A series of unusual events: White House Correspondents Dinner 2017
In some ways, White House Correspondents Dinner weekend this year was not that different from the years under the Obama administration. Always a series of guest lists that highlight who-knows-who, Rent the Runway dress-up and gossipy party conversations between politicos and journalists, those qualities still marked the weekend.
But no one from the White House attended the series of parties and the celebrity guests were sparse to nonexistent. A few celebrities (like Rob Thomas) hit Capitol Hill early in the week moonlighting as lobbyists and Leonardo DiCaprio attended the Peoples Climate March on the same day, but these stars didn’t stick around for the dinner or parties.
The last year I went (2013), I saw Amy Poehler and Connie Britton at the pre-parties. I ran smack into How I Met Your Mother star Josh Radnor in the hallway at the Hilton. The stars of Game of Thrones and House of Cards also guested. This year, Hasan Minhaj is the headliner (who?).
But there was a new focus on the significance and freedom of the press this weekend that previous years’ partygoers might have taken for granted. Speeches at parties such as RealClearPolitics’ “A Toast to the First Amendment” highlighted the tension between the press and the administration. TBS comedian Samantha Bee hosted an event that benefited the Committee to Protect Journalists. White House Correspondents Association President Jeff Mason spoke out against charges of“fake news” at the dinner itself.
“I gotta be honest with you. I don’t know why anyone would become a journalist right now. It’s like being on the Titanic in this room,” special guest Will Ferrell said to the room at TBS’s taping of Full Frontal with Samantha Bee’s Not the White House Correspondent’s Dinner. “The iceberg is coming, and you guys are hanging on to your journalistic integrity, playing the violin as the ship goes down.”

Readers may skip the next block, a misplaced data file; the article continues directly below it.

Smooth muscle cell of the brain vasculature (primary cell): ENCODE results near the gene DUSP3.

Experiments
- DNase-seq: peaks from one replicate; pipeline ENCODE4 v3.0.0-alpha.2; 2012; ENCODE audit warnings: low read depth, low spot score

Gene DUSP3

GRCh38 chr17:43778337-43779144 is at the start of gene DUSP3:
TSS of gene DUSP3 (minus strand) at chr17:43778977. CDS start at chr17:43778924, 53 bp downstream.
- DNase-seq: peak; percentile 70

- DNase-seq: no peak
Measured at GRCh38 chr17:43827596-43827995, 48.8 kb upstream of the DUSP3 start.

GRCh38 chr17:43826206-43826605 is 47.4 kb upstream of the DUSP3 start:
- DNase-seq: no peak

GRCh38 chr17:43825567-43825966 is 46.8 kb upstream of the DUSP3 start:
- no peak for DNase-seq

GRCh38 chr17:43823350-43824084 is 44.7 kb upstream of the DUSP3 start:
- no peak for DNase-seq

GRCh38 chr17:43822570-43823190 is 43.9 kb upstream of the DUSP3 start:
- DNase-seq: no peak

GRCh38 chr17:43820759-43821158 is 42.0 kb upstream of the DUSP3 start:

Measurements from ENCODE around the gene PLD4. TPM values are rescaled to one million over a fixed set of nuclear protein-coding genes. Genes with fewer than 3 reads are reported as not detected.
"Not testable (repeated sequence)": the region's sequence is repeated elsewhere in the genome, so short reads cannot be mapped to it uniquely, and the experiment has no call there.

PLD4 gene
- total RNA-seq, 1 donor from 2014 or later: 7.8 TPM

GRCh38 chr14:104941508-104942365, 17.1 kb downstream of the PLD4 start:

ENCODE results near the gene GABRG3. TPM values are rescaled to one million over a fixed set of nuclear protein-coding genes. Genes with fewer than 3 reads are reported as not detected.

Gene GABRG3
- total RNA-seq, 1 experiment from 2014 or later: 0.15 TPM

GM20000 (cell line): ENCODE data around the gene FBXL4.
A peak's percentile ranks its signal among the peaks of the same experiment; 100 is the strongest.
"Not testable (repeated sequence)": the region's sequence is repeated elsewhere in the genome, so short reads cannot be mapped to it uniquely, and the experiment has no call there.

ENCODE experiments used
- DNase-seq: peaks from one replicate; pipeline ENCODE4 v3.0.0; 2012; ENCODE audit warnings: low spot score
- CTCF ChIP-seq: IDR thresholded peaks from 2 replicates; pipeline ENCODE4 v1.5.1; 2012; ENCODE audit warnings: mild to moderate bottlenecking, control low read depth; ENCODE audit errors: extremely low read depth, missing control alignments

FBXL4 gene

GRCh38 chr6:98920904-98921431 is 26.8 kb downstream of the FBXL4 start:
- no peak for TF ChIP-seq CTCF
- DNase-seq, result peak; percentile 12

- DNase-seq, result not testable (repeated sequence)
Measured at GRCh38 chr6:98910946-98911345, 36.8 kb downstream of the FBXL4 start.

The press definitely took a victory lap this weekend, which could read as smug to some and necessary to others. My own position is summed up by the fact I returned to political journalism in D.C. this month after three years working in communications in Denver. Asked why (more like “WTF?”) at parties this weekend — D.C. has nothing on the mountains, after all — I said, “It’s an important time to work in journalism.”
Journalists were physically threatened during presidential campaigns last year, in an environment of hate encouraged by the current president. Some of my friends have been doxed — their personal information posted online with the intent to harass them — just for doing their jobs (reporting stories that not everyone likes). Fostering such a dangerous environment for the press sets a dangerous precedent for a free nation.
But the truth is, the event known as “nerd prom” missed an opportunity this weekend. Without a celebrity in the White House overshadowing it, journalists had a chance to be the big draw. But Hollywood and Silicon Valley steered clear at a time when the free press most needs support from heavy hitters.
WHCD might seem like a non-event to the average member of the public (even here in D.C.) and that’s because it hasn’t showcased media or respect for the First Amendment for years. WHCD has become more about the celebrities and the president than about the good and important work of asking questions and reporting facts.
This year, April 29 — the date of the official dinner — also corresponded to President Trump’s 100th day in office. The president declined to mark the occasion by attending a dinner to glorify journalists, a profession he has called “enemy of the people.”
Although it seems the president is making a clear statement about the press — one that resonated with a public that has little faith in the media — it wouldn’t be the first time his principles seemed variable or blurry.
After all, Trump told Reuters earlier this week he would come to WHCD in the future. “I would come next year, absolutely,” he said. But he mocked WHCD attendees and hedged that promise in his Pennsylvania rally speech the same day of the dinner. Future WHCD weekends may be very different — perhaps graced by the likes of Republican celebrities Kid Rock, Melissa Joan Hart and Clint Eastwood.
A free press doesn’t require the Executive Office to legitimize it and shouldn’t look to a president who continues to slam the “mainstream media” (whatever that is) as “fake news.”
So what do you think? Did journalists take back WHCD this weekend?